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post #5 of 12 (permalink) Old 02-11-2018, 10:15 PM Thread Starter
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Just how much bigger do you need to enlarge your drawing Theo?
Well, as I said, the drawing/pattern is glued to my plywood, which will wind up being my master. So it just needs to be the same size. Which is 48" tall, and a hair under 11" wide.

What I really want to do it take a picture, chop it up, then print each section separately, at just the right size. Then can glue them down.

Which give me an idea. I'm thinking I can either take pictures of each section want to copy, save them, fine tune them a bit with edit, then print them out separately, trim them, and glue them down. Might have to change the size of my master a hair, but not a biggie that. Or, can trace the while thing out, cut the tracing up, take pictures of each piece, then print, etc.

And the flash quit on my camera, and my camera doesn't take that good of pictures. Damn, hate to put out money for a camera. Bah. Humbug.

Got a lot of homework to do on this one.

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post #6 of 12 (permalink) Old 02-12-2018, 01:01 AM
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Taking a photo and scaling it to the right size can be very tricky. If I'm not mistaken the camera has to be a specific distance from the piece and perfectly vertical and as the object nears the periphery of the field of view the lens will start to stretch the object. I used to have a good windows based CAD program and it would ask me what scale when I wanted to print something and one option was scale to actual size. On something like one of your canes, if you are using one of the old dot matrix printers with fan fold type paper it would print it as one continuous piece. With sheet printers then you get multiple sheets. I still have the printer but I can't run the program anymore but it was good for making full size patterns of legs and spindles.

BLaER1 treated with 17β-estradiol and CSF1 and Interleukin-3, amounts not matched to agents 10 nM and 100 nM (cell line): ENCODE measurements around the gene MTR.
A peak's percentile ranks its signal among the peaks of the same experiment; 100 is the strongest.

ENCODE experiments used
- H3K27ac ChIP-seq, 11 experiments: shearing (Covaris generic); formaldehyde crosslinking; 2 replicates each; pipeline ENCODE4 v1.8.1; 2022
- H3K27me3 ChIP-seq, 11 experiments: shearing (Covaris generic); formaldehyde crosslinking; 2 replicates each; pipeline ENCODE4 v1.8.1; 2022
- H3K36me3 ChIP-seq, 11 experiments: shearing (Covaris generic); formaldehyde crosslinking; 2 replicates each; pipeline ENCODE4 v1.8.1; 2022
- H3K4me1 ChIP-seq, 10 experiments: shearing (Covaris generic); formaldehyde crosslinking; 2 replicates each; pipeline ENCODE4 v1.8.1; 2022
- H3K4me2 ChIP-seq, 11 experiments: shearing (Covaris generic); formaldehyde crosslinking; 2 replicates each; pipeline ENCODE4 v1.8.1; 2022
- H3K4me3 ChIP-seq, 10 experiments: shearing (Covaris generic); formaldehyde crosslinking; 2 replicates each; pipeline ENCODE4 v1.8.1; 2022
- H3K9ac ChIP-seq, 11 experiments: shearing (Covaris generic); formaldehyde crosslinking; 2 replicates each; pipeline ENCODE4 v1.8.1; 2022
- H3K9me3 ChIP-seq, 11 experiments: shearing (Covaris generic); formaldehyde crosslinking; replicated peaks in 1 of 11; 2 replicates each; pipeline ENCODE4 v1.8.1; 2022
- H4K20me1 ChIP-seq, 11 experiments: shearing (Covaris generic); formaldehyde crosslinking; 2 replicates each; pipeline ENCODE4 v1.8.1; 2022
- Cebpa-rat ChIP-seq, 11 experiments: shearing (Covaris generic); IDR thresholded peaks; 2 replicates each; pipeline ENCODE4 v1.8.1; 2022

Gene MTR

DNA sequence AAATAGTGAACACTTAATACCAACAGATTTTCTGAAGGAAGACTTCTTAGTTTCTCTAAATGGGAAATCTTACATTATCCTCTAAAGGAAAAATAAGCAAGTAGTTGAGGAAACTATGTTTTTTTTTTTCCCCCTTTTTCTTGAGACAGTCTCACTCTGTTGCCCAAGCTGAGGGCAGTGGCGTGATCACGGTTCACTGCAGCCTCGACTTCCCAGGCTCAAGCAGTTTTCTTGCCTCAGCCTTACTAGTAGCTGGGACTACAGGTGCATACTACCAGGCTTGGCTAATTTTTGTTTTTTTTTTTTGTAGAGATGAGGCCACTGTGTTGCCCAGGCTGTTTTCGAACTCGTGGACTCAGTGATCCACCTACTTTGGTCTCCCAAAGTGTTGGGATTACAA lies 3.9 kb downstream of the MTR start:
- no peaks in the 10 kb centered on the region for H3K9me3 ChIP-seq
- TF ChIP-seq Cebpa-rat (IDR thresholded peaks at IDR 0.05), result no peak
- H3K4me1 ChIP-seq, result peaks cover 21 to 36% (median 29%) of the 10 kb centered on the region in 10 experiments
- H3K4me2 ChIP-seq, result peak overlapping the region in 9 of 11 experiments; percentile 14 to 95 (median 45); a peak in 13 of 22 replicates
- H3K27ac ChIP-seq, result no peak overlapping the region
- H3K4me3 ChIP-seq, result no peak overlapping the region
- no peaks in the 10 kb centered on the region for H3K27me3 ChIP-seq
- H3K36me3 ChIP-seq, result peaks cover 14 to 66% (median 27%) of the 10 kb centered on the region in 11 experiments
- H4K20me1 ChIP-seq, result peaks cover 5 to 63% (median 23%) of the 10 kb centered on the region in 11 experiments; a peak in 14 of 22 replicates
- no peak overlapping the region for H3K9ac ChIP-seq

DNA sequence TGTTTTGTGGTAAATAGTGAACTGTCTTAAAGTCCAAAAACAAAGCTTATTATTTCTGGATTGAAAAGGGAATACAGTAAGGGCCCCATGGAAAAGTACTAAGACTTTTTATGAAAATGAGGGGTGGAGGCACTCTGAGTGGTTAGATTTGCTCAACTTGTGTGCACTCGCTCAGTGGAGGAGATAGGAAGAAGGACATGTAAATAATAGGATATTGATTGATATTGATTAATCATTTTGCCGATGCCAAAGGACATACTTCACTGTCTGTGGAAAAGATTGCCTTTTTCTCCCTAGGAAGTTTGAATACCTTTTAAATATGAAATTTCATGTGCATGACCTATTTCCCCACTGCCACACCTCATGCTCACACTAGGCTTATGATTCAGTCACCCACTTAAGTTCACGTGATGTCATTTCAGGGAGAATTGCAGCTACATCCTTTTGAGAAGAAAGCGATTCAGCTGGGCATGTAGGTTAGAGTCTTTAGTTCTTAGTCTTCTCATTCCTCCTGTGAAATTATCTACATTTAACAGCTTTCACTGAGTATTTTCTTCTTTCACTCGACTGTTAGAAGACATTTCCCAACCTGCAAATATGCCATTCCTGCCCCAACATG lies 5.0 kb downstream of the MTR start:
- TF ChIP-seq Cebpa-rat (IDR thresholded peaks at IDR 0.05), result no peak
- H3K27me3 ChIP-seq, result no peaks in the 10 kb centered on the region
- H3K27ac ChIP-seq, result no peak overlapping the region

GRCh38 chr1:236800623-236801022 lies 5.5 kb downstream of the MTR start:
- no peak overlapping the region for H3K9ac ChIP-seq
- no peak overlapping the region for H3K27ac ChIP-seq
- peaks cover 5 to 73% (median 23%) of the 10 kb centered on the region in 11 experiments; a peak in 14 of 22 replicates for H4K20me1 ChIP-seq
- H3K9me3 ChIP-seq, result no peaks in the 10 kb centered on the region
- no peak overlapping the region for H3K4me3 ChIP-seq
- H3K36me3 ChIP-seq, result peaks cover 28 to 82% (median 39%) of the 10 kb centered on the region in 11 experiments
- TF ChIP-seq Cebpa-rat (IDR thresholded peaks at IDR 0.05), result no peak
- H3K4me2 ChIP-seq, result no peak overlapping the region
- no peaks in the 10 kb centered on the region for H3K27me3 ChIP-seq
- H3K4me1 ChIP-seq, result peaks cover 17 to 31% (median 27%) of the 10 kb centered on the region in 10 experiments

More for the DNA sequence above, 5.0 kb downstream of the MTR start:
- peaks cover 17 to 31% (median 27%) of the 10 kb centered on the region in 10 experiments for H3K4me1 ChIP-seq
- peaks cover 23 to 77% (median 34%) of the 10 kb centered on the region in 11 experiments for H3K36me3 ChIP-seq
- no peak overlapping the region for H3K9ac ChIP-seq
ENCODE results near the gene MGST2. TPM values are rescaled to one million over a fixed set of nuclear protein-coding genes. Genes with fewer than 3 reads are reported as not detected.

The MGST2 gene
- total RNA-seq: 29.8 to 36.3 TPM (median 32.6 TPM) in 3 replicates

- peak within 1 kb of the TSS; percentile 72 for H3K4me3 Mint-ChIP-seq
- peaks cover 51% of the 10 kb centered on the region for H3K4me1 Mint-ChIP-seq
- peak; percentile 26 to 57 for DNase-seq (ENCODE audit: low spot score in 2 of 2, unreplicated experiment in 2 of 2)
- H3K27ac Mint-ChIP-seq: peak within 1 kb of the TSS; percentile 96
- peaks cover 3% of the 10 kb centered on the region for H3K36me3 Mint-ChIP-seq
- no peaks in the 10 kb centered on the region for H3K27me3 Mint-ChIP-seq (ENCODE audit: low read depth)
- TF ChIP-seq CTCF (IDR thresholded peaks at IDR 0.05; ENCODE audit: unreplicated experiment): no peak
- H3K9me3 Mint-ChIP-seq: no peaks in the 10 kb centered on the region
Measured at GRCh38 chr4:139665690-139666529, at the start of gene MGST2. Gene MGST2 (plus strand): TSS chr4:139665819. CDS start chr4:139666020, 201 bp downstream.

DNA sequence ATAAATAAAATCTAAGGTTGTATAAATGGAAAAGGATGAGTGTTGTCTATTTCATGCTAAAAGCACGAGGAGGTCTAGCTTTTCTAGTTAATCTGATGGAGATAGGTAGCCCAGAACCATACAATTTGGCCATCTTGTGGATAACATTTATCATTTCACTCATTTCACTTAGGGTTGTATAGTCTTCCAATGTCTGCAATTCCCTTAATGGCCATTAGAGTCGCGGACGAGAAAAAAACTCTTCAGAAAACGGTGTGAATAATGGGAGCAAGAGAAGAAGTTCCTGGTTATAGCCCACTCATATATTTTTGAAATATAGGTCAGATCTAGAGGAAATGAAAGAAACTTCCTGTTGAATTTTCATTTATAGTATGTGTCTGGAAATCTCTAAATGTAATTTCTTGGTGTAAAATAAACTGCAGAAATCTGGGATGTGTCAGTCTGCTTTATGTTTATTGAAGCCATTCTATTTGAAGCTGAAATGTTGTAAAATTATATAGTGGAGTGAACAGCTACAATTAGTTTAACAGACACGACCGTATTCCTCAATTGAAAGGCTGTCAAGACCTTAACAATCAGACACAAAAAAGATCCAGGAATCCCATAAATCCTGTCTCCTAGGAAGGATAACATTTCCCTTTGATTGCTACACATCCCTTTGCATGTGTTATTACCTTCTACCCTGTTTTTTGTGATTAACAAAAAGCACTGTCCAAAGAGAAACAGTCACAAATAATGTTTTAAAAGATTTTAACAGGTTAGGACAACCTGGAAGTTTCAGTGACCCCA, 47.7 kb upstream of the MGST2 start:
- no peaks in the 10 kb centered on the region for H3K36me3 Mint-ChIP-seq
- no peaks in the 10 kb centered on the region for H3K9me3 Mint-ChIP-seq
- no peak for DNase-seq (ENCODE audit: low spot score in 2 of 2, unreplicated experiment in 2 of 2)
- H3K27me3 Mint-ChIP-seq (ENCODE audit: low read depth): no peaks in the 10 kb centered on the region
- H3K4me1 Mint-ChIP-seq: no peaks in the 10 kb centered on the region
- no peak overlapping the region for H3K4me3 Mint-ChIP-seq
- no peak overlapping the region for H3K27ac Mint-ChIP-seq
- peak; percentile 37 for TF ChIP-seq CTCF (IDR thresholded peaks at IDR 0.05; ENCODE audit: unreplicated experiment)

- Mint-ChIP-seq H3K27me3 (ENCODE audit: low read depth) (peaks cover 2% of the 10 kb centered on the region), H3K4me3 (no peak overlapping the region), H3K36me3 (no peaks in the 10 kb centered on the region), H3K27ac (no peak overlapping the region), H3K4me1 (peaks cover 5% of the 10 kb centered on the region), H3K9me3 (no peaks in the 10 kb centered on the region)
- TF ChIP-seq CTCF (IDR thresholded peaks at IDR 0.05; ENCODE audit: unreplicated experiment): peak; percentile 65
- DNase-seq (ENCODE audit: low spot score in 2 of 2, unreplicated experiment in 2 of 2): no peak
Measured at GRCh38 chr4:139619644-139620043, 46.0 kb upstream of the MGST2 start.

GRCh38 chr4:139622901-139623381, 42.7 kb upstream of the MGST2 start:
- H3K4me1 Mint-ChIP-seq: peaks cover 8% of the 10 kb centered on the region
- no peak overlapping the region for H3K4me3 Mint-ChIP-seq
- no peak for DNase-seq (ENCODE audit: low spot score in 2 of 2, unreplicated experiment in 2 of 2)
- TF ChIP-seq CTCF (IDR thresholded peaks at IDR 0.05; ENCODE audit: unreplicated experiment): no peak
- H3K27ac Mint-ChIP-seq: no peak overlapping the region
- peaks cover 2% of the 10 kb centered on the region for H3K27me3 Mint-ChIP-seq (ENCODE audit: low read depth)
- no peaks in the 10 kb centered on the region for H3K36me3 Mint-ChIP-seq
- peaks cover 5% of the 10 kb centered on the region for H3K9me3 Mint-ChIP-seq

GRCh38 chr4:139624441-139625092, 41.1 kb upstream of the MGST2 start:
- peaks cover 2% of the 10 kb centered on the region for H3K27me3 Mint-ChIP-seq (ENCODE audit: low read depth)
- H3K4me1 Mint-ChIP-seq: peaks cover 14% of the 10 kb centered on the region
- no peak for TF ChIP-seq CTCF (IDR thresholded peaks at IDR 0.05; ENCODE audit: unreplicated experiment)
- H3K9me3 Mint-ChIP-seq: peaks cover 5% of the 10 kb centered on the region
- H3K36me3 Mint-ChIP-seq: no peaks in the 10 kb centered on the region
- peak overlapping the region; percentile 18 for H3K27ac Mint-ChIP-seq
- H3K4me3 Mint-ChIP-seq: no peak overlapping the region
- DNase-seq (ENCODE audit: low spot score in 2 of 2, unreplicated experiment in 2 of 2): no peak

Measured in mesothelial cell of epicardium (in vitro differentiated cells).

Someone I consider a master woodworker once told me that a master woodworker is not someone who never makes mistakes. He is someone who is able to cover them up so that no one can tell.
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post #7 of 12 (permalink) Old 02-12-2018, 08:08 AM
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Where are you located JOAT? I would like to help you with this if you are anywhere close to me. (Franklin, KY 42134)

Can you post a photo of the pattern you are trying to reproduce so we can see what you are dealing with?

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post #8 of 12 (permalink) Old 02-12-2018, 08:10 AM
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if you prop up the plywood perfectly vertical, and take a photo of it with a high megapixel digital camera and telephoto lens from some distance away, you will get a good, proportional photograph of the image. The farther away you are, the less chance of distortion.

It is also possible to exactly reproduce the image using a hand document scanner and a jig to align the individual strip scans, to get the perfect trace.

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Last edited by The Hobbyist; 02-12-2018 at 08:12 AM.
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post #9 of 12 (permalink) Old 02-12-2018, 08:38 AM
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I have had good prints using a freeware program Easy Poster Printing. It takes a little time to learn to tweak to obtain correct scale / size.
Can be found at http://www.gdsoftware.dk/

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post #10 of 12 (permalink) Old 02-12-2018, 08:40 AM
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Lotta guys use Rapid Resizer.
https://www.rapidresizer.com